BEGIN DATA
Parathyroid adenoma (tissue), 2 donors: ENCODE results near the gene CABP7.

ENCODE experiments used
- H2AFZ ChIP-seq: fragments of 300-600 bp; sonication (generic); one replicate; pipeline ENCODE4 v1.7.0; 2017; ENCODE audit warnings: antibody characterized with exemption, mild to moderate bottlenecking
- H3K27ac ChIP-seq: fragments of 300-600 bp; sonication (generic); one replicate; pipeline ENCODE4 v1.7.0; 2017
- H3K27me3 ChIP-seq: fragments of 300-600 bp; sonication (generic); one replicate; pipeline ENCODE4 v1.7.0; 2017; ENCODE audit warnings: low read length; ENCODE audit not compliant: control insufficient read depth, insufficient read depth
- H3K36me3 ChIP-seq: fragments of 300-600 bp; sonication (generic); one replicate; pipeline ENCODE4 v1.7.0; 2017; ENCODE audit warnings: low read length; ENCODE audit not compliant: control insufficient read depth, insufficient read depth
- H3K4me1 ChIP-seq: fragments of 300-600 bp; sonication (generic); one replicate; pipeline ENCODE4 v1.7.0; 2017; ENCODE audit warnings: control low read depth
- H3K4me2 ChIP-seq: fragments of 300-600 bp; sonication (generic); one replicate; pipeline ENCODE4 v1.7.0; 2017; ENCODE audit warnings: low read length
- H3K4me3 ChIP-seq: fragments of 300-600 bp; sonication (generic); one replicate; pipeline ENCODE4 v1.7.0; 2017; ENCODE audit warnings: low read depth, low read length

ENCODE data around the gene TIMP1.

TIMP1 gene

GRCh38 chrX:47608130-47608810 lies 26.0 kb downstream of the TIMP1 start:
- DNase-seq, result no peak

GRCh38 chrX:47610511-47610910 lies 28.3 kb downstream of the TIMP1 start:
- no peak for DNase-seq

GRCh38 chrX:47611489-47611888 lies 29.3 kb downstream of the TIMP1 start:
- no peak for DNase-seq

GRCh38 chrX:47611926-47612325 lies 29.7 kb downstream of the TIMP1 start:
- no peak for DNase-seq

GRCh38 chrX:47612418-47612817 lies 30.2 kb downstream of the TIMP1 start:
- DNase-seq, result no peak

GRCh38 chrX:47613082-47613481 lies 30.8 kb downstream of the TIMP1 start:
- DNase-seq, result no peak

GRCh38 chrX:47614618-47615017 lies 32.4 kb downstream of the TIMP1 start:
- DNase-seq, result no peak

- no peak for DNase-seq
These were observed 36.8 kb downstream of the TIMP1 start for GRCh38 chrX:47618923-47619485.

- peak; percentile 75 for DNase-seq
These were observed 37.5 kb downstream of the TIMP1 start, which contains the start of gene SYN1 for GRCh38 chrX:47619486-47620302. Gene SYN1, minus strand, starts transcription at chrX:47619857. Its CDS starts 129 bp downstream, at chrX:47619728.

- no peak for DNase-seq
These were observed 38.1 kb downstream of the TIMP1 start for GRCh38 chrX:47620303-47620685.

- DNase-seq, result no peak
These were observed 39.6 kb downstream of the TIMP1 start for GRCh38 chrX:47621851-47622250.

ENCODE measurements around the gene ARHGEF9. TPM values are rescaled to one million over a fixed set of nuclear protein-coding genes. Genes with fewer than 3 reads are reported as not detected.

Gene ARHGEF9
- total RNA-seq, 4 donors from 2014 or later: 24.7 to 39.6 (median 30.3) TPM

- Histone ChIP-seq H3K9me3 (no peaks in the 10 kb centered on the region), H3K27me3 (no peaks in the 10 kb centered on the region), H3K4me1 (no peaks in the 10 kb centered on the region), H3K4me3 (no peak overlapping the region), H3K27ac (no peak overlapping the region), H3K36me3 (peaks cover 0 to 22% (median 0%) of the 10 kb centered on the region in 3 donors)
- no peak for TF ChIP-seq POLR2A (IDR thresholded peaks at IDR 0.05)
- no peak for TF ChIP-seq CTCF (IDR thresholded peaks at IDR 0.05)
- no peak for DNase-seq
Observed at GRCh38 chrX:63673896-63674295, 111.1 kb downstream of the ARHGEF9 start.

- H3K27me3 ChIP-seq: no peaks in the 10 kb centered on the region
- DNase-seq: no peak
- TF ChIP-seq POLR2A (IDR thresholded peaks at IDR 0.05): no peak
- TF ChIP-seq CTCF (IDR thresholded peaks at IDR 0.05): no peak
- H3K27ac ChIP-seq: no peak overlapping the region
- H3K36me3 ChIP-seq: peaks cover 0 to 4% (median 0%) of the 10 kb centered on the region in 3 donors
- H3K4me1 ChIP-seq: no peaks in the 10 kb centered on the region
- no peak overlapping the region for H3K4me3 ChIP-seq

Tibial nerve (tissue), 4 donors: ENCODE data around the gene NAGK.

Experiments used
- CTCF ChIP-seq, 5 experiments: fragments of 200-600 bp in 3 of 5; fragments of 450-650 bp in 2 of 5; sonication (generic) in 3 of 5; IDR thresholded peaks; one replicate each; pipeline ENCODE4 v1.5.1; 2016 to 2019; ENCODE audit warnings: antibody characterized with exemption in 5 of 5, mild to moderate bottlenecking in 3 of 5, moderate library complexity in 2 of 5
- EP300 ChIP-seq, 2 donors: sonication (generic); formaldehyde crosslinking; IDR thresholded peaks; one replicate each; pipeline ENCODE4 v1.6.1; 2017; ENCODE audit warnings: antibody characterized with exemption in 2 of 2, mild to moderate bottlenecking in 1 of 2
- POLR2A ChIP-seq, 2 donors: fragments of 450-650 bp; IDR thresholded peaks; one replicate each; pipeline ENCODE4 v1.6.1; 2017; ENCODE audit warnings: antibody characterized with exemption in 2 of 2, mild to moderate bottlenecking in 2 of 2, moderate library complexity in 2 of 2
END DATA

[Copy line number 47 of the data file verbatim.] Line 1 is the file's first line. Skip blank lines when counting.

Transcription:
- H3K36me3 ChIP-seq: peaks cover 0 to 4% (median 0%) of the 10 kb centered on the region in 3 donors